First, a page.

Another possible base is Berghaus Vereina, at 1943 m. This used to be an SAC hut, but is nowadays private property, which means that it isn't necessarily always open. There are more than 60 beds and a warden is present from late June until mid-october. Call 081 422 12 16 (hut) or 422 11 97 (owner) for information.

Note that the road is closed for tourist traffic after Monbiel. However, you may either use a mountain bike or take the Vereinabus, which circulates up to 6 times per day in peak season. Call 081 422 11 97 for information and to book ahead (mandatory).

Mountain Conditions


The warden of Linard hut can be called for information on current conditions. His mobile phone number is: 079 629 61 91.

Routes Overview


South flank
(see description)

South ridge (II):, recommended
From Fuorcla da Glims, follow the ridge, avoiding some obstacles on the right. Near P.3257, South and Southwest ridges unite. This point can also be reached by climbing a couloir between the two ridges.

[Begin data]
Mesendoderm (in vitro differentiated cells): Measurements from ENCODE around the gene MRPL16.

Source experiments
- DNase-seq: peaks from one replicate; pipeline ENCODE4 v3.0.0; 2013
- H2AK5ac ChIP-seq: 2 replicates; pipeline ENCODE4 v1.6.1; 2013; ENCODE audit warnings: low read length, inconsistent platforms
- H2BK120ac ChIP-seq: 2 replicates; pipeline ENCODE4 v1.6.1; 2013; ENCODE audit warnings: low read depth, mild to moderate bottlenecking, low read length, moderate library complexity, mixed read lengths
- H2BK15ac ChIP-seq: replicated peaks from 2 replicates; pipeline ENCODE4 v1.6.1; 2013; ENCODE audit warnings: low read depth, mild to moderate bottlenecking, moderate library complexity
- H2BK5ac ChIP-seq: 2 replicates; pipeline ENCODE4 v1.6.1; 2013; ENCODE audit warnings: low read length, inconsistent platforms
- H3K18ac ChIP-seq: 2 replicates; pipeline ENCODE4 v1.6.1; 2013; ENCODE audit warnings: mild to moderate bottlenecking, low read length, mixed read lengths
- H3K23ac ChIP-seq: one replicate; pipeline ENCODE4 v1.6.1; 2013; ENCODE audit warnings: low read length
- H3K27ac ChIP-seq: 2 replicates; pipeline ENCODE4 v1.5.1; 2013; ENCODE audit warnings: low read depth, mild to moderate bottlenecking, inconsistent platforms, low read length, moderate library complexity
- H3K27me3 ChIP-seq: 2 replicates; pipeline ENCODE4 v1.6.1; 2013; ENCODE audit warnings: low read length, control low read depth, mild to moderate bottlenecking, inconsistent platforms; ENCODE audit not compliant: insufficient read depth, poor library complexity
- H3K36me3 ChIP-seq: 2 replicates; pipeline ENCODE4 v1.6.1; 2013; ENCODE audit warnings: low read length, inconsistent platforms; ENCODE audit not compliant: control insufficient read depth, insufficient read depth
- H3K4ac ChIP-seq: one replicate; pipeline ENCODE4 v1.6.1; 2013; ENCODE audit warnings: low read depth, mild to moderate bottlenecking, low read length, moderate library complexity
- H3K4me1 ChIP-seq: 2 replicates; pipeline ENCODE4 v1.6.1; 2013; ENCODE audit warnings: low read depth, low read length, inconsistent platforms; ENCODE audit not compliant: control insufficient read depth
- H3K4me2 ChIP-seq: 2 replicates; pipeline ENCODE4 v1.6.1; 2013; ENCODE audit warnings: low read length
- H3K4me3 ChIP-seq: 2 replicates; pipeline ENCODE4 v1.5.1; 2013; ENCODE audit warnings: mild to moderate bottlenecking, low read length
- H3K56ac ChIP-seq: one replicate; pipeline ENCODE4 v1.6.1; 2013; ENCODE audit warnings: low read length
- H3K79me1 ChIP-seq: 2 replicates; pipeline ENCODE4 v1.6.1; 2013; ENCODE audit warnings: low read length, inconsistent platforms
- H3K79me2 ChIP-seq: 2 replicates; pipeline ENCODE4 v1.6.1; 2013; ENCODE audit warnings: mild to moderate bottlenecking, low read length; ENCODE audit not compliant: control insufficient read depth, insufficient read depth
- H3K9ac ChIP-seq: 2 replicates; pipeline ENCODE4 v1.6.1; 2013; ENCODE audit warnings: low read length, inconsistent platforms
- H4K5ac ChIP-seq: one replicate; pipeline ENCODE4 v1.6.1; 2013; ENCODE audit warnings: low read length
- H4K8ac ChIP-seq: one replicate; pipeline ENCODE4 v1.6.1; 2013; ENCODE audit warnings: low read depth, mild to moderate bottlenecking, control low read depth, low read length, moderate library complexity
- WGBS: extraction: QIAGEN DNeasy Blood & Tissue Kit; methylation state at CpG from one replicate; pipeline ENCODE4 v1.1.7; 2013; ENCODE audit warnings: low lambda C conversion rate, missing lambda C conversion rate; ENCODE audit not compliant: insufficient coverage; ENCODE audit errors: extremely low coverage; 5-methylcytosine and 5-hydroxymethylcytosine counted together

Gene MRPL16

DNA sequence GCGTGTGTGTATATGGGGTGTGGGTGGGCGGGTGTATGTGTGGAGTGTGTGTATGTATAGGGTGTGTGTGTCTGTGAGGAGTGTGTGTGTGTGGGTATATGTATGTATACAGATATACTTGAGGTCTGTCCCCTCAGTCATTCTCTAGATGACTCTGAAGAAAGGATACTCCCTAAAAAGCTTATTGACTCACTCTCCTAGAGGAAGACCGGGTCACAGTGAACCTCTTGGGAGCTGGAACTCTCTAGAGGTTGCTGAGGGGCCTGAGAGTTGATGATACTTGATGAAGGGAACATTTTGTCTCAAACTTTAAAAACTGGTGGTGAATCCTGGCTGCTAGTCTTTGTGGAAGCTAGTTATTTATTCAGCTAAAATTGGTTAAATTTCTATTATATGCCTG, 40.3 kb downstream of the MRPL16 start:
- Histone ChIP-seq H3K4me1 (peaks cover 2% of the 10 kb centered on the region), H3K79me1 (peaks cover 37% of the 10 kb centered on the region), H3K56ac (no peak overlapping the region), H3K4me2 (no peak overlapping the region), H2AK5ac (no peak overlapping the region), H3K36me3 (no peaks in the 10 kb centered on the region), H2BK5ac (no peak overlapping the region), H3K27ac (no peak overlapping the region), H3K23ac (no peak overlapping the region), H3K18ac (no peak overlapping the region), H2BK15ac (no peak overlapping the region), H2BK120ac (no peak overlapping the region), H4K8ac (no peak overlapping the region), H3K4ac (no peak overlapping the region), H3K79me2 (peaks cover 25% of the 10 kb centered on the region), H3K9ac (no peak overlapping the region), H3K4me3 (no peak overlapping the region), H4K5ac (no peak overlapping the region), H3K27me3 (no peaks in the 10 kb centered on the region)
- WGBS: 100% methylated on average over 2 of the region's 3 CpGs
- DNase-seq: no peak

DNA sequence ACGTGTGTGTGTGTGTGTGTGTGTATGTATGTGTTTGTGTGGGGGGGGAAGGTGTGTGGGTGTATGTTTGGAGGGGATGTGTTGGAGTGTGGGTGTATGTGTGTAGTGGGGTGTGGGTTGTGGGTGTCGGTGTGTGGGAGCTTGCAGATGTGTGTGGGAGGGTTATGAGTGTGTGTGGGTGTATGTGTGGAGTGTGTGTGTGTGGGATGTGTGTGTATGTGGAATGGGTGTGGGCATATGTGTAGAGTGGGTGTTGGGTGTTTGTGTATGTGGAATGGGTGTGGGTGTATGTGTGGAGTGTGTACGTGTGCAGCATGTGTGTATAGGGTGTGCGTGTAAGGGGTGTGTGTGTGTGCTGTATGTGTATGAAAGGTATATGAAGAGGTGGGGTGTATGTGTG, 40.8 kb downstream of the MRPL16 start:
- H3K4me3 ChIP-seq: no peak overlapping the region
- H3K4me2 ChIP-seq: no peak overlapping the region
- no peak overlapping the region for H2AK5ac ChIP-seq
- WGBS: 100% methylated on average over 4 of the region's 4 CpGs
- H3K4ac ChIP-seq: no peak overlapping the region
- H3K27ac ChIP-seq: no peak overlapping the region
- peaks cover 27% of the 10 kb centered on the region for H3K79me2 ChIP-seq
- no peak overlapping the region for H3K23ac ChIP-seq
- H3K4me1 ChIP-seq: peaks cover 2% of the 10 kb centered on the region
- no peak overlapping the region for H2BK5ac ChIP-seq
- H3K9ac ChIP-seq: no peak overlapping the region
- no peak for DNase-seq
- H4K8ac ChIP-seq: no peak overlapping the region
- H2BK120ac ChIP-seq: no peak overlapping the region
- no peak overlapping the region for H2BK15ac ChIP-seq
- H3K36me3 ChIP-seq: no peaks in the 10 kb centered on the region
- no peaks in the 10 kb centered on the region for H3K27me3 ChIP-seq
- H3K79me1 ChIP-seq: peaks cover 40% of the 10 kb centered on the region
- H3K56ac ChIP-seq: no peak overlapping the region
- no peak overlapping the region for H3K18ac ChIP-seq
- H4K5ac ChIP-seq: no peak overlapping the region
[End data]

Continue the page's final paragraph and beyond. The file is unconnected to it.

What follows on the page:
Southwest ridge (III):
From Fuorcla da Glims, traverse to the beginning of the ridge and follow it. Some towers can be avoided on the south side.

Southeast ridge (III):, recommended
From Linard hut, walk to the saddle NW of Linard Pitschen (which can be traversed: cimbing IV) and follow the ridge, which has some difficult sections.

West flank (II, rockfall!):
Climb the flank's central couloir and after the first half make a traverse of the steep flank to reach the upper part of the Northwest ridge.

Northeast ridge (II):, recommended
From Marangun, enter Val Muntanellas and traverse to the ridge as soon as possible. Follow the easy ridge.

Other routes, difficult and/dangerous:
Northwest ridge (from Fuorcla dal Linard)
North face
East flank